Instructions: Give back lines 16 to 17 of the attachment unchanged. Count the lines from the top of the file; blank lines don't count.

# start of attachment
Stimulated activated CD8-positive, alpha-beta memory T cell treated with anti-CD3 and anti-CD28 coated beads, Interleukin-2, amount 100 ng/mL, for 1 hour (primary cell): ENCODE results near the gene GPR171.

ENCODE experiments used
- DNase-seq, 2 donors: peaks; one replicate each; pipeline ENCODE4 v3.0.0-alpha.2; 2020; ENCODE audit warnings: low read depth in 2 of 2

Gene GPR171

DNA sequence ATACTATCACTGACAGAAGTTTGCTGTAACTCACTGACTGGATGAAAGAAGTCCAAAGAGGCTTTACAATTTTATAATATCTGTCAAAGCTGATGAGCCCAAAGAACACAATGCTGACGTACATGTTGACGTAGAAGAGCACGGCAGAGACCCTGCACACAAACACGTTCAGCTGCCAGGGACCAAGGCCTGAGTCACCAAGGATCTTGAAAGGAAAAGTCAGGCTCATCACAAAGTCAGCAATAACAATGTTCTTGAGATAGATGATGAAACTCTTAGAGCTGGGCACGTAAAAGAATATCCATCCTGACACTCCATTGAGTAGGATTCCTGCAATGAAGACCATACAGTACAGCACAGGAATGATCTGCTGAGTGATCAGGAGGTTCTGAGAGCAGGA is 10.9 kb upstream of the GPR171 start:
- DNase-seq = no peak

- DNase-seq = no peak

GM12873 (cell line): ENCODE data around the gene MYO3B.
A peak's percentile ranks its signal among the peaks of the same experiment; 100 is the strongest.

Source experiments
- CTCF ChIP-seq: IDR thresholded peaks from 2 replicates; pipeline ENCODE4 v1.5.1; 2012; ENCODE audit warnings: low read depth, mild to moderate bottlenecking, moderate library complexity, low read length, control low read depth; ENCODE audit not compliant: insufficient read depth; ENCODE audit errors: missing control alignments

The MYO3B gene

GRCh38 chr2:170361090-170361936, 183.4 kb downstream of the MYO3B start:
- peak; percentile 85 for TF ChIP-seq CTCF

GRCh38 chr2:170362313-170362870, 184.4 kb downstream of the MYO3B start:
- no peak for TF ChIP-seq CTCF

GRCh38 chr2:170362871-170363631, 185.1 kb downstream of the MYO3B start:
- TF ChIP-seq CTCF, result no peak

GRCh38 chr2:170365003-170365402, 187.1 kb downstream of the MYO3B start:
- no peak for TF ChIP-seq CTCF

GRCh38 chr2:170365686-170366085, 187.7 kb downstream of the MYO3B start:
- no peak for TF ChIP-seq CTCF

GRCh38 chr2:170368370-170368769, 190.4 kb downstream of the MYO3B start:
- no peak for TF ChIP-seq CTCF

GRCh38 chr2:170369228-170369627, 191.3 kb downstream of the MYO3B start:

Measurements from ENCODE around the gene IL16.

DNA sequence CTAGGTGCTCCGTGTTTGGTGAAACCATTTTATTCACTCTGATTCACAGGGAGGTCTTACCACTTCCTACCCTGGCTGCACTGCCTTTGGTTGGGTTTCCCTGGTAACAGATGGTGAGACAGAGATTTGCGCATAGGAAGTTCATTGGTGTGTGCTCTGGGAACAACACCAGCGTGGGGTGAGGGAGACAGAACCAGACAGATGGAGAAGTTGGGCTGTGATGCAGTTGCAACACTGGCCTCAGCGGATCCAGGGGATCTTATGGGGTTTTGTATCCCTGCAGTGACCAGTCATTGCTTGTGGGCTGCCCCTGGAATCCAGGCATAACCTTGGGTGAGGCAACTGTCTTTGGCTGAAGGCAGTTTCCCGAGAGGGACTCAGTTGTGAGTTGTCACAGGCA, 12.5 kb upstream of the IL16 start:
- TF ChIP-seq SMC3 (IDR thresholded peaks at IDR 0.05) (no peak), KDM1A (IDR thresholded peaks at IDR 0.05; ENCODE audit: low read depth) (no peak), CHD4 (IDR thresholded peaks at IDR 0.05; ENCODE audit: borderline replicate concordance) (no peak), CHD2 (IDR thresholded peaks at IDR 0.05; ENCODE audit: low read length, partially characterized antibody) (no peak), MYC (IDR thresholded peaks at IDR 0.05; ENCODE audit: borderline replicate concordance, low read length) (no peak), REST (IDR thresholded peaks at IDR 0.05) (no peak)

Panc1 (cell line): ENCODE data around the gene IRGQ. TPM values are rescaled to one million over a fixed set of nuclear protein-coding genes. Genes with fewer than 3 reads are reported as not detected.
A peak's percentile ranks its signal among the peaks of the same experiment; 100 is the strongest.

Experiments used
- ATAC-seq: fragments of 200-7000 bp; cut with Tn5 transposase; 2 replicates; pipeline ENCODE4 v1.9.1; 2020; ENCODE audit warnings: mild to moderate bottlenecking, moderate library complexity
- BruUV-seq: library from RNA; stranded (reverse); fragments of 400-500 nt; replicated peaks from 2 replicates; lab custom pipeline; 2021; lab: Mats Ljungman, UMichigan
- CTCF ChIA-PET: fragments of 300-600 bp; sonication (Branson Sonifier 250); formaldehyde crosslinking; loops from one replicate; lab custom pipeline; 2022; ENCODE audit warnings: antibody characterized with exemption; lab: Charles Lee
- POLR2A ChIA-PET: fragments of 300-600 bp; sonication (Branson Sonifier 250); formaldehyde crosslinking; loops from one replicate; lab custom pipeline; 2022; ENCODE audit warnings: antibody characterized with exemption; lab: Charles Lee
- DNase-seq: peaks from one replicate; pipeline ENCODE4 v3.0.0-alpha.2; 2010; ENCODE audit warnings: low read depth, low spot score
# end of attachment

- no peak for TF ChIP-seq CTCF

GRCh38 chr2:170362871-170363631, 185.1 kb downstream of the MYO3B start: